“Nigger take this! Take it, I tell ya!” Howard yells at the black carhop. It is 1951 in Macon, Georgia. I am eight years old. My brother, Toby, is six. We are in the back seat of a 1948 Ford. I am cringing. I do not know what Toby is doing— probably laughing and picking his butt.
“Naw, sah. Naw, sah.” The black carhop shakes his head, backing away from the brown paper bag my stepfather, seated in the driver’s seat, holds closed in his fist. From the bag comes noises that sound like a hurt and angry animal.
“Nigger, ya want me to whip ya? I tell ya, take this here bag,” Howard yells when no sounds come from the bag. As the man steps to take the bag, screeches and growls erupt from it again. The carhop, eyes wide with terror, jerks away until again my stepfather yells, “Nigger, ya know what is good for ya, ya take this.”
The thin, dark man stands four feet from the car, frozen still, his eyes flashing their whites. He says, “Yas, sah. Yas, sah.” He does not move for what seems like an hour, until Howard throws the bag at him and it erupts in louder noises. The carhop runs.
Laughing raucously, Howard snickers. “Stupid niggers,” he says to his friend, Buck, in the passenger seat.
Buck stops his ventriloquism to join the laughter and yell, “Hey, nigger, ya butta do wha yer told, or we get you. Get here an’ take our order. Don’t you drop nuthin neither. These childrun need some frenchfried potatoes and a Coca-Cola. Them potatoes better be hot and them Coca-Colas good and cold.”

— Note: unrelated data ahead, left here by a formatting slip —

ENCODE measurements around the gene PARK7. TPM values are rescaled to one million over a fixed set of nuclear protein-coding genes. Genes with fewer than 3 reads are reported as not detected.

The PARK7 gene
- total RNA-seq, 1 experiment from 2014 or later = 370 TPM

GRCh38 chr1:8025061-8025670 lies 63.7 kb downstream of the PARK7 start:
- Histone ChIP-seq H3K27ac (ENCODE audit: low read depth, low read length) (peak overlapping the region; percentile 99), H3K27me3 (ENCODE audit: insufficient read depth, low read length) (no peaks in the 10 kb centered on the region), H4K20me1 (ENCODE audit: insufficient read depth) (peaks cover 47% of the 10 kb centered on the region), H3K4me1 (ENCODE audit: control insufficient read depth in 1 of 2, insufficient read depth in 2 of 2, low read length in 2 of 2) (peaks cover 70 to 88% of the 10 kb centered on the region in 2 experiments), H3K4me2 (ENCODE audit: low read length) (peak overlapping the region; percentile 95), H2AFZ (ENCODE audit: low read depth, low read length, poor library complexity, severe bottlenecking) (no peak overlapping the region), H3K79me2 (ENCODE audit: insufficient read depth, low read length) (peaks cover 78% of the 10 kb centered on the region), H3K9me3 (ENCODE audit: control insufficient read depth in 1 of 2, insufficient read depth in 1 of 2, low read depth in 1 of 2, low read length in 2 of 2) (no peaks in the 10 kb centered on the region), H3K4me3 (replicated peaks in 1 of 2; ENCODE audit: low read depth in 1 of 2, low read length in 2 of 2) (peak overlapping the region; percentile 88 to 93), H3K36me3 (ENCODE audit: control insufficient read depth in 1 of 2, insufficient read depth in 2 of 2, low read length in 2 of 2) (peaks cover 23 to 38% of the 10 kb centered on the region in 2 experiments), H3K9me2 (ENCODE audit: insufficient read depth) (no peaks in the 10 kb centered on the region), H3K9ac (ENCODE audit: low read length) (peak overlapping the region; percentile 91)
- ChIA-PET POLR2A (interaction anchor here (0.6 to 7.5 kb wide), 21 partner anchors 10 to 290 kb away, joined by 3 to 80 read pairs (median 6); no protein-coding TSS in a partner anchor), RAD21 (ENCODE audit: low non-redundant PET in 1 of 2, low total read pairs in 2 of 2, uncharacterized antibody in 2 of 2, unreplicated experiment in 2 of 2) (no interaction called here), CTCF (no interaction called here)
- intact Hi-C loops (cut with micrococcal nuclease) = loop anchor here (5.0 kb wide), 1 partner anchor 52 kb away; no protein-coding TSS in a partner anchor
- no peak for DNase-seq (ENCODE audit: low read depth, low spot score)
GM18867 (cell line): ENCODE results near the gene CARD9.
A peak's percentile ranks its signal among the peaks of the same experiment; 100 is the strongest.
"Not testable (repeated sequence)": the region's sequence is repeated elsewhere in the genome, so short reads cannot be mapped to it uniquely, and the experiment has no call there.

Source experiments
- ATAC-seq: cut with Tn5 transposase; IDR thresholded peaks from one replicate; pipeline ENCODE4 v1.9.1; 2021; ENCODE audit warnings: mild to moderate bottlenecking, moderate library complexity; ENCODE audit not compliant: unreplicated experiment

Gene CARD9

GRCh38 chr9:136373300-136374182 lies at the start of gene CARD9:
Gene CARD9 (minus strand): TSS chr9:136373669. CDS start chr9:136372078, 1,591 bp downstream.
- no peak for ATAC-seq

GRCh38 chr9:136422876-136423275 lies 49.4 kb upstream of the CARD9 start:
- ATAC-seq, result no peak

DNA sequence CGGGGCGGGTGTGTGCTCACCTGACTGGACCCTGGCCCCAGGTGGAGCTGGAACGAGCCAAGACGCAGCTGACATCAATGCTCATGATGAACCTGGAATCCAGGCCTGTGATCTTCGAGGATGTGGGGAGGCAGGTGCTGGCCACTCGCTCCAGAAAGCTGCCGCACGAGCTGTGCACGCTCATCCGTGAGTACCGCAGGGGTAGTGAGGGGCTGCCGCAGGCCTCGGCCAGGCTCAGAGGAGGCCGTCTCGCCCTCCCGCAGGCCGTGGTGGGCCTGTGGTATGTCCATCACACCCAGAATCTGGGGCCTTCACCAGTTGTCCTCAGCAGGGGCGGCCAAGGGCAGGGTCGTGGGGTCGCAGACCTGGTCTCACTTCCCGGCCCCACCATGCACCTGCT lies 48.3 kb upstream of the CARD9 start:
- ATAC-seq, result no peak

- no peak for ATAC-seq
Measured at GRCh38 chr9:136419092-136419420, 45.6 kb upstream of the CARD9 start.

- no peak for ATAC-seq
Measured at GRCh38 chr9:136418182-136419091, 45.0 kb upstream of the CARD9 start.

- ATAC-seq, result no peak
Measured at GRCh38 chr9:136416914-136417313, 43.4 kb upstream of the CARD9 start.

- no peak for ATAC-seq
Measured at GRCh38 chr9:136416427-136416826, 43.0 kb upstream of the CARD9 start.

Still almost choking with laughter, Howard reinforces Buck’s order, “And ya be quick about it.”
The thin carhop turns, runs. When he returns with fries and cokes for Toby and me, his shaking hands can barely hold the tray, causing another explosion from Howard. “Nigger, ya good for nuthin’. Cain’t ya even carry no food? Why ya even alive?” Laughing, Howard and Buck pass another brown paper bag between them, taking swigs of whiskey from the bottle hidden inside.
For as long as I can remember, this scene has played in the back of my mind. In conversations with liberals confessing our racist backgrounds, I related with shame that I came from this family and with pride that I have come to be able to tell of it. Listeners respond with disdainful faces and comments that seem to show they have not grasped the full significance of the event.
Until two days ago, I didn’t grasp the full significance either. Not until I walked among cement, coffin-like, rust colored rectangles at the National Memorial for Peace and Justice, aka the Lynching Memorial, in Montgomery, Alabama. All of my young life in Macon, Georgia, I had heard adults laugh about the “spookiness” of “niggers” who were just scared of everything. It seemed to be a genetic impairment with no possible explanation, nothing the whites could have done to scare them. It was further evidence that niggers were just stupid. Of course, as a southern child, I knew nothing of slavery.